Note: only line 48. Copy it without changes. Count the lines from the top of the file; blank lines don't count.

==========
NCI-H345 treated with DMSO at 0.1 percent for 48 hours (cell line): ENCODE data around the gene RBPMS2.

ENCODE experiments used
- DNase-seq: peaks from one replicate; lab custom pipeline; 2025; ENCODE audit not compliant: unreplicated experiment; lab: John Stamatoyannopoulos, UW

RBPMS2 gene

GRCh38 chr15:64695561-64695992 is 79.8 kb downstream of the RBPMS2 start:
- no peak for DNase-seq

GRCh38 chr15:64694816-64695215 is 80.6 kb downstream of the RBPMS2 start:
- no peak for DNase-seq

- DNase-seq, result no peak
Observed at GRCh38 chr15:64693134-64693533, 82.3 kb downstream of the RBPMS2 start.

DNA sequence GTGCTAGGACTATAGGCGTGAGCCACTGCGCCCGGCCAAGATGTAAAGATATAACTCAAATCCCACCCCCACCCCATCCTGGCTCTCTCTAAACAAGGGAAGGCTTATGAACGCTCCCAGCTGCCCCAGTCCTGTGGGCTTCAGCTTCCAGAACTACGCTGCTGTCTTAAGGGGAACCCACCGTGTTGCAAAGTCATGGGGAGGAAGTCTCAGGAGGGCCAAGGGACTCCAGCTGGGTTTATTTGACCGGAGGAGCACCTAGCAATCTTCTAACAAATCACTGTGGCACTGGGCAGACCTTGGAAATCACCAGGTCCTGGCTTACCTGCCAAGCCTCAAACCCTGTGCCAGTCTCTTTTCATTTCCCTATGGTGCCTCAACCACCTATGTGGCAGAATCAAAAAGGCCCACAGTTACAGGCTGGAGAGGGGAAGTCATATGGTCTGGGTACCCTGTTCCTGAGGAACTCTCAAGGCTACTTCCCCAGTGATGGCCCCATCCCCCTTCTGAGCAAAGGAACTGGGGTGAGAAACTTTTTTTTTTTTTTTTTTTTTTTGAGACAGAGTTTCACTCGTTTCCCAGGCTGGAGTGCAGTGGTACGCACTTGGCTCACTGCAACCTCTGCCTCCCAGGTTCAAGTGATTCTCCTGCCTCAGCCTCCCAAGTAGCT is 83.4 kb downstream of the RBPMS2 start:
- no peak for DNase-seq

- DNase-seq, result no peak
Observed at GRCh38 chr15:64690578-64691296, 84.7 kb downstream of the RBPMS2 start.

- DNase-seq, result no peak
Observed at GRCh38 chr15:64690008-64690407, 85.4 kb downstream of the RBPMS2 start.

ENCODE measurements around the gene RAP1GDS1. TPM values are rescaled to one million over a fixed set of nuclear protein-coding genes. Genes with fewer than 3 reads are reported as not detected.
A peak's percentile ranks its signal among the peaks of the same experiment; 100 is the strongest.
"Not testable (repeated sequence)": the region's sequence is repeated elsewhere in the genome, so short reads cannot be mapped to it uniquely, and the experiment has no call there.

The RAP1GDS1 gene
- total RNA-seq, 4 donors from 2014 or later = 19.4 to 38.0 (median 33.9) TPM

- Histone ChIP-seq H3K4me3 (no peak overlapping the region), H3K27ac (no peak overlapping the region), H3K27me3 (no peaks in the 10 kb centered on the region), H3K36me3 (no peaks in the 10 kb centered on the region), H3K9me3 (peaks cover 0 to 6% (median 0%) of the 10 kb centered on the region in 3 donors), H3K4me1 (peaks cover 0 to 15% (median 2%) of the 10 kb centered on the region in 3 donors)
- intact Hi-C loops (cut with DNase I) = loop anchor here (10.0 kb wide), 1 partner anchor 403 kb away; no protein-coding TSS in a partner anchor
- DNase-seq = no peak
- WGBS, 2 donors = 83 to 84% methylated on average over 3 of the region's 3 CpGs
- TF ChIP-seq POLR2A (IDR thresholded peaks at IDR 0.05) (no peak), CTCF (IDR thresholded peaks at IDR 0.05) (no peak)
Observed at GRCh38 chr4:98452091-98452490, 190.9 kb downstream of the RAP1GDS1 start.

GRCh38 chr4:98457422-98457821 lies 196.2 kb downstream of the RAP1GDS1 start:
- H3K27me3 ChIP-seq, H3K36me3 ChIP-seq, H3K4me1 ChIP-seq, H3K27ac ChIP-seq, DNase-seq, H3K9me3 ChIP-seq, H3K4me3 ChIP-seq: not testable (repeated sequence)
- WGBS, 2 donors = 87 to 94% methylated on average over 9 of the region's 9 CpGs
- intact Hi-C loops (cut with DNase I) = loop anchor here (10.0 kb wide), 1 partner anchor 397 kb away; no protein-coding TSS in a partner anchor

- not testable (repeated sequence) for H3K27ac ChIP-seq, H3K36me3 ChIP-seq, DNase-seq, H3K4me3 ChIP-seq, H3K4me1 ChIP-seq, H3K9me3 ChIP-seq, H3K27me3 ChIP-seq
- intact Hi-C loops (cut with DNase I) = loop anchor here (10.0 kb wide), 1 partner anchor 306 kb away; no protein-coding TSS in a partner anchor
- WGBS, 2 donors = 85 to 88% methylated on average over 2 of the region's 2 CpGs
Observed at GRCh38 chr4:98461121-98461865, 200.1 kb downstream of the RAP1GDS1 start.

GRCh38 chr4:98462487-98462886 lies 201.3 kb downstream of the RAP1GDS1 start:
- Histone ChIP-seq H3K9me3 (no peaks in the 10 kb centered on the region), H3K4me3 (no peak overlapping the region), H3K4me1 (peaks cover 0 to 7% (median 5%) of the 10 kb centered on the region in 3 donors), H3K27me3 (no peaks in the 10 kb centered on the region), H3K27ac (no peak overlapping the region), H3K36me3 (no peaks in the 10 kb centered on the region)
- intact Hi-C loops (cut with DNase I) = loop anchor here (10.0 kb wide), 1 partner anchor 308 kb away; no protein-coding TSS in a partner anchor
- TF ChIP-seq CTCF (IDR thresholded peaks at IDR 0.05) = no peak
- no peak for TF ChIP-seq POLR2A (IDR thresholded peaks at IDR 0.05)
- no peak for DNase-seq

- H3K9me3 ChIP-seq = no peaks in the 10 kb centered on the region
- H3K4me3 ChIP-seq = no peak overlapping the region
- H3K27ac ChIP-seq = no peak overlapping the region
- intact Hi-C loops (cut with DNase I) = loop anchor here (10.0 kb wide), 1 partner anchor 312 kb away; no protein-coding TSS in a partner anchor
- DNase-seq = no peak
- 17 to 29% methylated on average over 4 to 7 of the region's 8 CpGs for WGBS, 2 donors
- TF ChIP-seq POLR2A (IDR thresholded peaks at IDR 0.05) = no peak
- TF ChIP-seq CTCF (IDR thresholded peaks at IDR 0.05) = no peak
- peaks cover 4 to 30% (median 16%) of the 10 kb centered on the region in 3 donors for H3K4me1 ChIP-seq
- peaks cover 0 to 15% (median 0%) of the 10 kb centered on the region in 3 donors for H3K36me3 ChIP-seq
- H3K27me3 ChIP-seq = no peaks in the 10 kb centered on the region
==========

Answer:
- TF ChIP-seq POLR2A (IDR thresholded peaks at IDR 0.05) = no peak